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HVAC: Emerging Technologies for the Future

Industry leaders discuss heat pumps and other technology developments facility managers need to know about

By Dave Lubach, Executive Editor  
OTHER PARTS OF THIS ARTICLEPt. 1: HVAC: What’s in Store for 2024 – and BeyondPt. 2: This Page

During the COVID-19 pandemic, facility managers worked to upgrade their HVAC systems to improve indoor air quality in their buildings. As the pandemic started to subside, the emphasis for systems turned toward efforts to decarbonize buildings and work toward achieving net-zero emissions status. 

As facilities like school districts, universities, healthcare and commercial office buildings receive upgrades, stakeholders are taking advantage of previously unheard-of funding opportunities to pay for them through government programs such as the Bipartisan Infrastructure Law and the Inflation Reduction Act. 

Building Operating Management magazine reached out to industry experts who spoke at the AHR expo in January to get their thoughts on some of the issues affecting facility managers in the commercial and institutional market. 

Participants include: 

Building Operating Management: We hear a lot about the emergence of heat pumps in the housing market, but where are we with heat pumps in the institutional and commercial market? And where are we going?  

Yurek: While heat pumps can be extremely efficient and can heat, cool, and heat water, heat pumps in commercial spaces are less prevalent than in residential spaces for three main reasons: One, they can be costlier to purchase, install and maintain; two, they lack the tax rebates and other incentives that residential units enjoy; and three, in most areas of the country, electricity is more expensive than natural gas, making ongoing system costs higher. I think you will see heat pumps gain a larger share of the commercial market as we move farther into the 2020s, but it is likely to be a slow process. 

Scoggins: Heat pumps are being touted in most industries, and they have come a long way, especially for cold climates. Facility managers need to recognize their needs, and if heat pumps can be effective in accomplishing their goals, and then possibly supplement the heat pump with other sources as needed to accomplish their goals. 

Walker: Heat pumps are increasingly gaining traction in the housing market, but their adoption in the institutional and commercial sectors is also on the rise. We’re seeing a shift towards more efficient and environmentally friendly heating and cooling solutions, with heat pumps playing a central role. Moving forward, we expect further integration of heat pump technology into larger-scale HVAC systems in commercial and institutional buildings.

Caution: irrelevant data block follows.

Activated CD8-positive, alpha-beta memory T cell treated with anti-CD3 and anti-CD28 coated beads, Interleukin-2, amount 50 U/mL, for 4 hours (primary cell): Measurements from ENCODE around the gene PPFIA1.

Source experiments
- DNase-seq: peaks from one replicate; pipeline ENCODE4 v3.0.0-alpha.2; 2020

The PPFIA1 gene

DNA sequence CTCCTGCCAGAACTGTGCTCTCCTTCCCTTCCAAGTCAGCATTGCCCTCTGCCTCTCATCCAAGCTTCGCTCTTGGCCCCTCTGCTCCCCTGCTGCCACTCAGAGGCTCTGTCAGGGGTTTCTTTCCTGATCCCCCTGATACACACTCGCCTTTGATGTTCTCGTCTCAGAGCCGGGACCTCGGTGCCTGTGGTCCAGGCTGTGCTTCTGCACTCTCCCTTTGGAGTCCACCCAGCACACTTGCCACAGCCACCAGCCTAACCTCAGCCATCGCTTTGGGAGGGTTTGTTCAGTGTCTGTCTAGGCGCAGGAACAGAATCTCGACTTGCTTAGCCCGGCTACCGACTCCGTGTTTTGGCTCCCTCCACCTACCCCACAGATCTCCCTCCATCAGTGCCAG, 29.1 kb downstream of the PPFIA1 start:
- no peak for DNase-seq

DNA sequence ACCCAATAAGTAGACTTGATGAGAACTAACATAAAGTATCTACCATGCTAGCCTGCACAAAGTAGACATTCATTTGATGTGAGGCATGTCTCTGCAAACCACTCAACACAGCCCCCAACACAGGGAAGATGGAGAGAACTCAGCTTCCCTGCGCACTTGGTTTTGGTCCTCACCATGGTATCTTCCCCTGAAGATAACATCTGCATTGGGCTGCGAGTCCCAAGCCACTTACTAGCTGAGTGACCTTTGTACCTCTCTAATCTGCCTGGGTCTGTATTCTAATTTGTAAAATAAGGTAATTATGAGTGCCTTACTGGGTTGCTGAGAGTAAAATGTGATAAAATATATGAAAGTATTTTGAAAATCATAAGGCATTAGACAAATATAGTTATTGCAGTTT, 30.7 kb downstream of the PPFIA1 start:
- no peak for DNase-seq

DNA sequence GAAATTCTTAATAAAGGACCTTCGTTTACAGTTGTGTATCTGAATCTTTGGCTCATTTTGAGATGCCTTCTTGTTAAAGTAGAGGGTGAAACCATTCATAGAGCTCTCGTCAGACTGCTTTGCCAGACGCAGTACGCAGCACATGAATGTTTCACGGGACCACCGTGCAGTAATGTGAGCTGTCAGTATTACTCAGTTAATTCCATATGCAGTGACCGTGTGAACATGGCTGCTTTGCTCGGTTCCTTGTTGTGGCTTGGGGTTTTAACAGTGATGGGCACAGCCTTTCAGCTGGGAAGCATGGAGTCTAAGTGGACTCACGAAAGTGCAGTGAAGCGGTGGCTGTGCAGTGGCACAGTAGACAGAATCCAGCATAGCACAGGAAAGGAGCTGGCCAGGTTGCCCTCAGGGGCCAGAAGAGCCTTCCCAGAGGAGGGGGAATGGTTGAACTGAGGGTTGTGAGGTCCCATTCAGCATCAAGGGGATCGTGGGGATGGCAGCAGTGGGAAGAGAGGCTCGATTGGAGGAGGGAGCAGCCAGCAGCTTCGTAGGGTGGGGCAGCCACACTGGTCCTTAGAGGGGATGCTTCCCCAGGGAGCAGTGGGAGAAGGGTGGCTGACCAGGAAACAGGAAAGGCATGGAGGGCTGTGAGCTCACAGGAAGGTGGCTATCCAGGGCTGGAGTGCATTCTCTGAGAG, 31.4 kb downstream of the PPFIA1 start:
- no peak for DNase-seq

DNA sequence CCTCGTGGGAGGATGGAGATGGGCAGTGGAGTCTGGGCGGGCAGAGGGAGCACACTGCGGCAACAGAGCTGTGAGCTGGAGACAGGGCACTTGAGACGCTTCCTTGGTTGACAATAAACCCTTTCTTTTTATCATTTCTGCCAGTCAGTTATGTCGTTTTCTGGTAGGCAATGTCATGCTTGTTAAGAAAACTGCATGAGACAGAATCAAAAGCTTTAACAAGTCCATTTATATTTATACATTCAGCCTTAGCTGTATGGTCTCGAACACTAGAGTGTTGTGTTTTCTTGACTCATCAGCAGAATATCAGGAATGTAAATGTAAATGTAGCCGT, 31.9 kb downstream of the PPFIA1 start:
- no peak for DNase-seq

BOM: What are some other emerging technologies in the HVAC industry that facility managers need to know about?  

Scoggins: We are dealing with the unknowns of artificial intelligence (AI) in our industry, but one of the most promising aspects of AI is in the realm of analytics so that facility managers can get real-time data on system problems and correct them in a timely manner. 

Walker: Advancements in indoor air quality solutions such as UV-C disinfection systems and air purification technologies, as well as the integration of building automation systems for seamless control and optimization of HVAC operations. 

BOM: What is one word or phrase about HVAC that facility managers need to know in 2024, and why?  

Walker: Smart building integration. With the increasing interconnectedness of building systems and the rise of Internet of Things technology, facility managers must understand how HVAC systems can be integrated into broader smart building ecosystems. This integration not only enhances operational efficiency, but also enables predictive maintenance and better occupant comfort, ultimately driving overall building performance. 

Yurek: Changes are coming – pay attention. In addition to the refrigerant transition, states and localities are busy enacting mandates that likely will affect your facilities, and you need to stay up to date as these developments progress. A great way to do that is through your trade association. We also have a wealth of information on and at Aside from the refrigerant transition, natural gas bans, either explicit or de facto, climate reporting requirements, and building code changes are just three important issues of which facility managers must keep abreast. It’s no longer enough to just ensure tenants are comfortable, equipment is properly maintained, and costs are contained.” 

Dave Lubach is the executive editor for the facility market. He has more than nine years of experience writing about facility management and maintenance issues. 

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  posted on 5/14/2024   Article Use Policy

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